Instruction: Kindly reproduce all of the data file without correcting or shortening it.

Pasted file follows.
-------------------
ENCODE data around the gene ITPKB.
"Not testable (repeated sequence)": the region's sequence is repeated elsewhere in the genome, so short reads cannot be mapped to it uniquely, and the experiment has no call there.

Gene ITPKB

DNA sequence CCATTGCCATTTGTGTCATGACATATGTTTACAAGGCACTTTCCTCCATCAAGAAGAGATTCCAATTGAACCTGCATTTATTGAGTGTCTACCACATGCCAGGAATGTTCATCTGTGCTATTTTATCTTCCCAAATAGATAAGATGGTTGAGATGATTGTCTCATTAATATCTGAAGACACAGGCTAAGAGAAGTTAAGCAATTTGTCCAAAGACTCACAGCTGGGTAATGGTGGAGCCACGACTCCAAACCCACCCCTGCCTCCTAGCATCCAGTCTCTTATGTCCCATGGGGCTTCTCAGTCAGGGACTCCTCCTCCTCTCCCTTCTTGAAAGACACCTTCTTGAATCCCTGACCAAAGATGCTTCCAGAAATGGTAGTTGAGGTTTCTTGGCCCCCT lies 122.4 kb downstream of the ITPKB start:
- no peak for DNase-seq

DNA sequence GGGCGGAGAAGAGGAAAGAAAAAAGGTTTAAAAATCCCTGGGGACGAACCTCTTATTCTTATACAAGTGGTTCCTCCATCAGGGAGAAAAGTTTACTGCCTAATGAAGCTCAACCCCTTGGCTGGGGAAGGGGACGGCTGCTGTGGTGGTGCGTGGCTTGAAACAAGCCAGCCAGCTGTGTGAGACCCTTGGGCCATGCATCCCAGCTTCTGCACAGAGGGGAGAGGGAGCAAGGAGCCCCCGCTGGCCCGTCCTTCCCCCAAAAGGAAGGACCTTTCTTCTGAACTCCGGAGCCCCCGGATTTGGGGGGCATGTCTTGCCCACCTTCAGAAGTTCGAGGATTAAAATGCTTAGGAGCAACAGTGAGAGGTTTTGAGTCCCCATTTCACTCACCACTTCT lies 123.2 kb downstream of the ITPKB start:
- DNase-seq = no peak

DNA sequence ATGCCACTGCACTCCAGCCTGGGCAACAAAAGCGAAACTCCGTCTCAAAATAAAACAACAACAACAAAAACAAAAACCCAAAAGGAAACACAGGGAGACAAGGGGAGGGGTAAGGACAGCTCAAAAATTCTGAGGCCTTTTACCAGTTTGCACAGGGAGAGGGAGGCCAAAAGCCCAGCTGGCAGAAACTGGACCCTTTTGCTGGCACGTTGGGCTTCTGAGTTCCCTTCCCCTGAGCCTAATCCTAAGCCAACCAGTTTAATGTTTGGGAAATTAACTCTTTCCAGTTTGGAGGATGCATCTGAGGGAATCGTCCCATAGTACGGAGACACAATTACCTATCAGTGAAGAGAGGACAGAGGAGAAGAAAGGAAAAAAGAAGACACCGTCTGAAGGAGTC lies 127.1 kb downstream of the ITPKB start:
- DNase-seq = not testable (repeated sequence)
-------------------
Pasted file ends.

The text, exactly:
ENCODE data around the gene ITPKB.
"Not testable (repeated sequence)": the region's sequence is repeated elsewhere in the genome, so short reads cannot be mapped to it uniquely, and the experiment has no call there.

Gene ITPKB

DNA sequence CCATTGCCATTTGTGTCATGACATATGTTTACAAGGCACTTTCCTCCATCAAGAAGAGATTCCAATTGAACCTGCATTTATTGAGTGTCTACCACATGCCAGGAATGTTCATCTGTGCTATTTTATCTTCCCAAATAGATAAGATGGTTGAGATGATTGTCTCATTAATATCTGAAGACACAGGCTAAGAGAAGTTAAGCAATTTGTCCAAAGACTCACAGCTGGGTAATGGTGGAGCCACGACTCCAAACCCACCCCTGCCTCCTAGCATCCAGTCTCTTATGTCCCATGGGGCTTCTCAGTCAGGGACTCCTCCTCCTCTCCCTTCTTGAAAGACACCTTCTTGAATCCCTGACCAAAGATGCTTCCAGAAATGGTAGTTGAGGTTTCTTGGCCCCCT lies 122.4 kb downstream of the ITPKB start:
- no peak for DNase-seq

DNA sequence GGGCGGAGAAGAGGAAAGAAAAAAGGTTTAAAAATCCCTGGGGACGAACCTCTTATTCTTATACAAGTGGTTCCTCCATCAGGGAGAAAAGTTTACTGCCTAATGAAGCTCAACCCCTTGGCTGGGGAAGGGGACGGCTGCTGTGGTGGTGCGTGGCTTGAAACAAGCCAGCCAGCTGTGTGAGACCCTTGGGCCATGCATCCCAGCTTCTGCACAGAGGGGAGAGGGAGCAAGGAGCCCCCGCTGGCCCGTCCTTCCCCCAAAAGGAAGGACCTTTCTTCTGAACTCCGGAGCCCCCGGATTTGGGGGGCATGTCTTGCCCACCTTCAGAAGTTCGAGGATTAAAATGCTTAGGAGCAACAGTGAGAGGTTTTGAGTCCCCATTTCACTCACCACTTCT lies 123.2 kb downstream of the ITPKB start:
- DNase-seq = no peak

DNA sequence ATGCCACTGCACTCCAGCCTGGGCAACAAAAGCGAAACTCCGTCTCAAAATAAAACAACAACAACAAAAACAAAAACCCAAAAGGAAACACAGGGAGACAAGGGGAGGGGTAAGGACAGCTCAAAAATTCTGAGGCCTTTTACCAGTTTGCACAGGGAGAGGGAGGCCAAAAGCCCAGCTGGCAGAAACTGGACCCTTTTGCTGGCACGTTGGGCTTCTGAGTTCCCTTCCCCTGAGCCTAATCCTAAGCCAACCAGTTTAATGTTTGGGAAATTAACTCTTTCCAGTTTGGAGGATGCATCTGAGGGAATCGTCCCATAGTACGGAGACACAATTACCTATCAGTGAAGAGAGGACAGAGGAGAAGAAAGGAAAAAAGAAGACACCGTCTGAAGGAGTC lies 127.1 kb downstream of the ITPKB start:
- DNase-seq = not testable (repeated sequence)